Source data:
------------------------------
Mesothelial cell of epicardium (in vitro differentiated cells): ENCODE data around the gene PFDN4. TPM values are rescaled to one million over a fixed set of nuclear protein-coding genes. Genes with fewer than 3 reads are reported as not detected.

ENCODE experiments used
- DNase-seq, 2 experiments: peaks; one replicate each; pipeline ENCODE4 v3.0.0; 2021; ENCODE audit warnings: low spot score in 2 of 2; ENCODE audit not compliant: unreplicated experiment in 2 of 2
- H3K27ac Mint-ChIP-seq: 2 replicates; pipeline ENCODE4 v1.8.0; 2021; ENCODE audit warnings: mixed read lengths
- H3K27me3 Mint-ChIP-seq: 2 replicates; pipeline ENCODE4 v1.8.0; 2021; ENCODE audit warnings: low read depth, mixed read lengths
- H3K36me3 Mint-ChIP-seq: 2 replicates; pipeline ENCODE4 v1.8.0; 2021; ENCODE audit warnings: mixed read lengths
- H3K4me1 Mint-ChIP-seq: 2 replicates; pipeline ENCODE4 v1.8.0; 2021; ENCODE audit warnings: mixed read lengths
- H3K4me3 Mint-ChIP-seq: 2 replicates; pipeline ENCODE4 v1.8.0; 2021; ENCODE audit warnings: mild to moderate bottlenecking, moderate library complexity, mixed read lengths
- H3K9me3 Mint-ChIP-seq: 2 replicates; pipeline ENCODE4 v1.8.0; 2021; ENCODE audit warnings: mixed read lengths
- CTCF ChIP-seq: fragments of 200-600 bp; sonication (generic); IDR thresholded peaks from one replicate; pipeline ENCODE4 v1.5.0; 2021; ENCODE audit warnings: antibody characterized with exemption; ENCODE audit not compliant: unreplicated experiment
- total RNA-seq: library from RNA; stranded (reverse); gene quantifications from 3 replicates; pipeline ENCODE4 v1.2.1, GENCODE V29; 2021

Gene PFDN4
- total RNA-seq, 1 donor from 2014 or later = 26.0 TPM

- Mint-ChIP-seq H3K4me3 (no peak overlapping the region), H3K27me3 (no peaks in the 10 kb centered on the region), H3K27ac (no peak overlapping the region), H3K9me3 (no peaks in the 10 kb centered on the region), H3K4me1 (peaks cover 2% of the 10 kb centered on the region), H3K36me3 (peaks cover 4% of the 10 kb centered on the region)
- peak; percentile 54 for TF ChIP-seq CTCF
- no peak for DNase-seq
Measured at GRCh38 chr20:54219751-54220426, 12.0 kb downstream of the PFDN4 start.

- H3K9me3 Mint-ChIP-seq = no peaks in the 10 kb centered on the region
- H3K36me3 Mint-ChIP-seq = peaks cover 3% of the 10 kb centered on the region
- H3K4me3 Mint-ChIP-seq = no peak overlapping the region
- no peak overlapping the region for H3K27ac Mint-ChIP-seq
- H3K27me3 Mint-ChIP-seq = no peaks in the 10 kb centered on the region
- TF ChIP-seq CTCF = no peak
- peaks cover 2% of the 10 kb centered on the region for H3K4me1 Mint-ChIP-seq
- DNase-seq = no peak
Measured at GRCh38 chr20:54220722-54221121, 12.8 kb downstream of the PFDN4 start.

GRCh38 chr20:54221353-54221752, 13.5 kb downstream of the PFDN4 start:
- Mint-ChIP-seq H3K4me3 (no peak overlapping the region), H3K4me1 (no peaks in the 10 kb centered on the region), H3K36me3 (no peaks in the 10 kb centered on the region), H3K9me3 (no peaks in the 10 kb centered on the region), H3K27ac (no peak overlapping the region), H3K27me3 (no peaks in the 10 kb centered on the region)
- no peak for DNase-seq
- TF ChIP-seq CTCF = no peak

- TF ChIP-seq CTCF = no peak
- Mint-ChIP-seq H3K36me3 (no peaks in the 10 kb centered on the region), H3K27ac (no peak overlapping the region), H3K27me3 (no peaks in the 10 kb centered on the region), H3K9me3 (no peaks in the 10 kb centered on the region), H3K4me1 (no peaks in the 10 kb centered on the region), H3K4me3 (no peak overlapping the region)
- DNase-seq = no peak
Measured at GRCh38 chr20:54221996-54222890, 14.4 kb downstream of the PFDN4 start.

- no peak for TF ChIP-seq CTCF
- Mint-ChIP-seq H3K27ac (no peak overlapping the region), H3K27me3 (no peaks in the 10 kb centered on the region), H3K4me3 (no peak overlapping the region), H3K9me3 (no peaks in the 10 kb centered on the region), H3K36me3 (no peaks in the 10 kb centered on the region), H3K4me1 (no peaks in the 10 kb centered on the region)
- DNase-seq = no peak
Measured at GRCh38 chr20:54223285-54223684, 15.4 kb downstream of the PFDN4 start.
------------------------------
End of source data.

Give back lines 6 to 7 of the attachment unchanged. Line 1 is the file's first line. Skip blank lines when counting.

- H3K36me3 Mint-ChIP-seq: 2 replicates; pipeline ENCODE4 v1.8.0; 2021; ENCODE audit warnings: mixed read lengths
- H3K4me1 Mint-ChIP-seq: 2 replicates; pipeline ENCODE4 v1.8.0; 2021; ENCODE audit warnings: mixed read lengths